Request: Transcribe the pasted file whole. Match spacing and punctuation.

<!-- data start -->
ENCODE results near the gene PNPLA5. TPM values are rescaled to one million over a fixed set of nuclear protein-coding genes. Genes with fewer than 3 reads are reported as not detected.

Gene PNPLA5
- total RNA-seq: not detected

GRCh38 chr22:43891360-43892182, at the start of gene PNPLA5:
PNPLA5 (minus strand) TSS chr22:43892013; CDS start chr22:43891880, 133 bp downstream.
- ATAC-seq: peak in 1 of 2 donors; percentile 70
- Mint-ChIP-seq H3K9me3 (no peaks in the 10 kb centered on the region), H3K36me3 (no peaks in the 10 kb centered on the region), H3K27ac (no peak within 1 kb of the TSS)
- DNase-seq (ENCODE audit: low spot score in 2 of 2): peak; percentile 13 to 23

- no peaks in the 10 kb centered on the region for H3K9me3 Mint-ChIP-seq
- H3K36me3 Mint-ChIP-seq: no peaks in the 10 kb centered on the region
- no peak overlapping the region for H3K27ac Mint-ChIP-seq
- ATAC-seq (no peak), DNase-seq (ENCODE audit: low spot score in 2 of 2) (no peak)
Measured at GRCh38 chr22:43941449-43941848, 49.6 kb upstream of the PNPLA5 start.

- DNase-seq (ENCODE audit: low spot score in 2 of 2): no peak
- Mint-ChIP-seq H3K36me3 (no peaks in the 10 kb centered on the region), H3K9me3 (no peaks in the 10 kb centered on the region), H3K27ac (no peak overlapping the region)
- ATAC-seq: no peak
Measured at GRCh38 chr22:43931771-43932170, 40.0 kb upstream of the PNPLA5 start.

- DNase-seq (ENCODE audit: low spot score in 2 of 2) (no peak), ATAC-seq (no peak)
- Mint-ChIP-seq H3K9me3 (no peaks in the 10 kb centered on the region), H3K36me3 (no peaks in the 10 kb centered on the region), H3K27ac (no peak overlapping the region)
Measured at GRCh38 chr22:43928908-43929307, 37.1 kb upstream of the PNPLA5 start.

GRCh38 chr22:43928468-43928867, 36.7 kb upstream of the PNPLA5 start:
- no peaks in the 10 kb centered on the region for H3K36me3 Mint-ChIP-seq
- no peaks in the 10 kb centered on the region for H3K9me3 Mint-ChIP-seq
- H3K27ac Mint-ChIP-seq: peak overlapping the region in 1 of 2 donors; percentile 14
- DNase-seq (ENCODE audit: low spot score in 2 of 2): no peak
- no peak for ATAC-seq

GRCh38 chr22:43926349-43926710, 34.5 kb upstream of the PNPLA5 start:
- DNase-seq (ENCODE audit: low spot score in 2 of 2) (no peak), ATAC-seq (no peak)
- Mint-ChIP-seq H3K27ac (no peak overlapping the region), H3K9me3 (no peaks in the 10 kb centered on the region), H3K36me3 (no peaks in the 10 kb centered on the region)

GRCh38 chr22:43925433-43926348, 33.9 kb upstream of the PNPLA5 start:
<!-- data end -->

ENCODE results near the gene PNPLA5. TPM values are rescaled to one million over a fixed set of nuclear protein-coding genes. Genes with fewer than 3 reads are reported as not detected.

Gene PNPLA5
- total RNA-seq: not detected

GRCh38 chr22:43891360-43892182, at the start of gene PNPLA5:
PNPLA5 (minus strand) TSS chr22:43892013; CDS start chr22:43891880, 133 bp downstream.
- ATAC-seq: peak in 1 of 2 donors; percentile 70
- Mint-ChIP-seq H3K9me3 (no peaks in the 10 kb centered on the region), H3K36me3 (no peaks in the 10 kb centered on the region), H3K27ac (no peak within 1 kb of the TSS)
- DNase-seq (ENCODE audit: low spot score in 2 of 2): peak; percentile 13 to 23

- no peaks in the 10 kb centered on the region for H3K9me3 Mint-ChIP-seq
- H3K36me3 Mint-ChIP-seq: no peaks in the 10 kb centered on the region
- no peak overlapping the region for H3K27ac Mint-ChIP-seq
- ATAC-seq (no peak), DNase-seq (ENCODE audit: low spot score in 2 of 2) (no peak)
Measured at GRCh38 chr22:43941449-43941848, 49.6 kb upstream of the PNPLA5 start.

- DNase-seq (ENCODE audit: low spot score in 2 of 2): no peak
- Mint-ChIP-seq H3K36me3 (no peaks in the 10 kb centered on the region), H3K9me3 (no peaks in the 10 kb centered on the region), H3K27ac (no peak overlapping the region)
- ATAC-seq: no peak
Measured at GRCh38 chr22:43931771-43932170, 40.0 kb upstream of the PNPLA5 start.

- DNase-seq (ENCODE audit: low spot score in 2 of 2) (no peak), ATAC-seq (no peak)
- Mint-ChIP-seq H3K9me3 (no peaks in the 10 kb centered on the region), H3K36me3 (no peaks in the 10 kb centered on the region), H3K27ac (no peak overlapping the region)
Measured at GRCh38 chr22:43928908-43929307, 37.1 kb upstream of the PNPLA5 start.

GRCh38 chr22:43928468-43928867, 36.7 kb upstream of the PNPLA5 start:
- no peaks in the 10 kb centered on the region for H3K36me3 Mint-ChIP-seq
- no peaks in the 10 kb centered on the region for H3K9me3 Mint-ChIP-seq
- H3K27ac Mint-ChIP-seq: peak overlapping the region in 1 of 2 donors; percentile 14
- DNase-seq (ENCODE audit: low spot score in 2 of 2): no peak
- no peak for ATAC-seq

GRCh38 chr22:43926349-43926710, 34.5 kb upstream of the PNPLA5 start:
- DNase-seq (ENCODE audit: low spot score in 2 of 2) (no peak), ATAC-seq (no peak)
- Mint-ChIP-seq H3K27ac (no peak overlapping the region), H3K9me3 (no peaks in the 10 kb centered on the region), H3K36me3 (no peaks in the 10 kb centered on the region)

GRCh38 chr22:43925433-43926348, 33.9 kb upstream of the PNPLA5 start: